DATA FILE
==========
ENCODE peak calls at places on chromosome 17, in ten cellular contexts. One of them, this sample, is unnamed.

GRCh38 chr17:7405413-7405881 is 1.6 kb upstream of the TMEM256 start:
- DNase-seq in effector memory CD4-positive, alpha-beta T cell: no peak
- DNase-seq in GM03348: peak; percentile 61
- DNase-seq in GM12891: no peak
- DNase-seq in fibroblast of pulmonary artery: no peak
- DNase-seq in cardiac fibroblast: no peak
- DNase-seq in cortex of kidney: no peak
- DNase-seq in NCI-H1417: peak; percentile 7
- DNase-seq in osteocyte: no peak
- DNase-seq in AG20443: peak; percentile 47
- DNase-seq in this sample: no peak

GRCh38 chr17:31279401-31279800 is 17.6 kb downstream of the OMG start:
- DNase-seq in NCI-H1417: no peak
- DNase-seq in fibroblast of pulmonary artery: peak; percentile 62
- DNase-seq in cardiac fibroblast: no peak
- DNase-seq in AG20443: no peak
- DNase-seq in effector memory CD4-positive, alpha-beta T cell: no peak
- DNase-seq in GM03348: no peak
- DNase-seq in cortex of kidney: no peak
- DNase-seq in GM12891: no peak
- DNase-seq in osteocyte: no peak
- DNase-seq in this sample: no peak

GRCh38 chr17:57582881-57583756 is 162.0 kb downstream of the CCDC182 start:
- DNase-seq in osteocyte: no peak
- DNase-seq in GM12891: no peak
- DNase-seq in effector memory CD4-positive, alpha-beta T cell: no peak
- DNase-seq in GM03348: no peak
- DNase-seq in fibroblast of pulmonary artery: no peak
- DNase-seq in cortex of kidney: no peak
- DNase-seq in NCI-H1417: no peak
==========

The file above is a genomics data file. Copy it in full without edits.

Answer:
ENCODE peak calls at places on chromosome 17, in ten cellular contexts. One of them, this sample, is unnamed.

GRCh38 chr17:7405413-7405881 is 1.6 kb upstream of the TMEM256 start:
- DNase-seq in effector memory CD4-positive, alpha-beta T cell: no peak
- DNase-seq in GM03348: peak; percentile 61
- DNase-seq in GM12891: no peak
- DNase-seq in fibroblast of pulmonary artery: no peak
- DNase-seq in cardiac fibroblast: no peak
- DNase-seq in cortex of kidney: no peak
- DNase-seq in NCI-H1417: peak; percentile 7
- DNase-seq in osteocyte: no peak
- DNase-seq in AG20443: peak; percentile 47
- DNase-seq in this sample: no peak

GRCh38 chr17:31279401-31279800 is 17.6 kb downstream of the OMG start:
- DNase-seq in NCI-H1417: no peak
- DNase-seq in fibroblast of pulmonary artery: peak; percentile 62
- DNase-seq in cardiac fibroblast: no peak
- DNase-seq in AG20443: no peak
- DNase-seq in effector memory CD4-positive, alpha-beta T cell: no peak
- DNase-seq in GM03348: no peak
- DNase-seq in cortex of kidney: no peak
- DNase-seq in GM12891: no peak
- DNase-seq in osteocyte: no peak
- DNase-seq in this sample: no peak

GRCh38 chr17:57582881-57583756 is 162.0 kb downstream of the CCDC182 start:
- DNase-seq in osteocyte: no peak
- DNase-seq in GM12891: no peak
- DNase-seq in effector memory CD4-positive, alpha-beta T cell: no peak
- DNase-seq in GM03348: no peak
- DNase-seq in fibroblast of pulmonary artery: no peak
- DNase-seq in cortex of kidney: no peak
- DNase-seq in NCI-H1417: no peak